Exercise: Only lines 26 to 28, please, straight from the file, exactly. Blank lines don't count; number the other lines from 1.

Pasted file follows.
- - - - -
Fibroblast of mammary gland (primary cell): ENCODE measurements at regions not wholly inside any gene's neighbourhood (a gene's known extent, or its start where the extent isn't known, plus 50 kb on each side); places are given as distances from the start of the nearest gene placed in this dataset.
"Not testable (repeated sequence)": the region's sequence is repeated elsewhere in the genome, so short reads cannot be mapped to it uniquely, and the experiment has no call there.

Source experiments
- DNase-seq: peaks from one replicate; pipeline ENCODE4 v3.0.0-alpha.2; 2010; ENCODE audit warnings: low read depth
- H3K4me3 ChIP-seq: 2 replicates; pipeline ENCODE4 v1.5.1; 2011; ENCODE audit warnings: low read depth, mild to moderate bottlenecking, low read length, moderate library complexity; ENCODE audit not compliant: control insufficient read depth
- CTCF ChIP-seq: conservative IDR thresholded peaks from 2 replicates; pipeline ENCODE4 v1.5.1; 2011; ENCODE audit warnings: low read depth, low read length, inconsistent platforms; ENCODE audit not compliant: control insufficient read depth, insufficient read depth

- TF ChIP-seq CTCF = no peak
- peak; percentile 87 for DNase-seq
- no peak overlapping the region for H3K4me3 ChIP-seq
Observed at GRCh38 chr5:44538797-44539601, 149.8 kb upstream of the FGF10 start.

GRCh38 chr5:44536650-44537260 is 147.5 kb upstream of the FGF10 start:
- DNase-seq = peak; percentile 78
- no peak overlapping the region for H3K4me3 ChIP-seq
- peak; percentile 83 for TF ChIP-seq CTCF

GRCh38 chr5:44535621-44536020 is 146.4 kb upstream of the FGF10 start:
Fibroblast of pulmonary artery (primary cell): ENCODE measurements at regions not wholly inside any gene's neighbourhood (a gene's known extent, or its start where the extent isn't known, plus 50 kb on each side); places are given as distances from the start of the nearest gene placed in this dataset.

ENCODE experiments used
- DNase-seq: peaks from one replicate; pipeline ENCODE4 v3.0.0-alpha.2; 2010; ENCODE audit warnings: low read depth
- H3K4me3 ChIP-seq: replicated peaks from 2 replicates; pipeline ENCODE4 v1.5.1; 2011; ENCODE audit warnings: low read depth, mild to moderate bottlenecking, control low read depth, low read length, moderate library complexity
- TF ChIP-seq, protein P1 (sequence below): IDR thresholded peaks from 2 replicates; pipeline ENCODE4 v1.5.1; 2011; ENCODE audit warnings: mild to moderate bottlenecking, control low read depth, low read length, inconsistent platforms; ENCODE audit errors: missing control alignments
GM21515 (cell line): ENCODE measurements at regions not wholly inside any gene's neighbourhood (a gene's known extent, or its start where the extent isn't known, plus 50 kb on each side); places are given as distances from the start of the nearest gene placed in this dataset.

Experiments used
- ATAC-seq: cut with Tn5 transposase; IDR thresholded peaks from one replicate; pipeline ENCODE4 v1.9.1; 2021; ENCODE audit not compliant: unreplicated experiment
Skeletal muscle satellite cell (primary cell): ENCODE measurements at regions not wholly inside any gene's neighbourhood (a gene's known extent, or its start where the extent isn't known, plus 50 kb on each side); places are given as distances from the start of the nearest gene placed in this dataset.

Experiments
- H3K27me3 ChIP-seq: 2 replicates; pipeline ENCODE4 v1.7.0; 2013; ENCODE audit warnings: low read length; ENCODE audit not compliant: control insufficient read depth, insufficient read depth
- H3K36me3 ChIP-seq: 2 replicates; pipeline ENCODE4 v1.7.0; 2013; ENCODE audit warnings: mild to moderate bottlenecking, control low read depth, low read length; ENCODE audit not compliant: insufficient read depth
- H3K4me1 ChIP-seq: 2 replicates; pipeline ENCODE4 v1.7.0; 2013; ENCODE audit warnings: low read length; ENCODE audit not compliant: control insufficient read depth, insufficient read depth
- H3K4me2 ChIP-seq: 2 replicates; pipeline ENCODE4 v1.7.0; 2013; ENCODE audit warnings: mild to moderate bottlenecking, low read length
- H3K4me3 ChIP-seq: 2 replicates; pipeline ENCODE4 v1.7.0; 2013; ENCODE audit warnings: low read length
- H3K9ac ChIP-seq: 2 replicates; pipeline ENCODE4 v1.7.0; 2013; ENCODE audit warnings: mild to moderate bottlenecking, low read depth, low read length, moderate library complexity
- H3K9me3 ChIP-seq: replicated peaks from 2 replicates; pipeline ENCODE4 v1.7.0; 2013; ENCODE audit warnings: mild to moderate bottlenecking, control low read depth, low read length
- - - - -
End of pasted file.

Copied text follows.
- H3K27me3 ChIP-seq: 2 replicates; pipeline ENCODE4 v1.7.0; 2013; ENCODE audit warnings: low read length; ENCODE audit not compliant: control insufficient read depth, insufficient read depth
- H3K36me3 ChIP-seq: 2 replicates; pipeline ENCODE4 v1.7.0; 2013; ENCODE audit warnings: mild to moderate bottlenecking, control low read depth, low read length; ENCODE audit not compliant: insufficient read depth
- H3K4me1 ChIP-seq: 2 replicates; pipeline ENCODE4 v1.7.0; 2013; ENCODE audit warnings: low read length; ENCODE audit not compliant: control insufficient read depth, insufficient read depth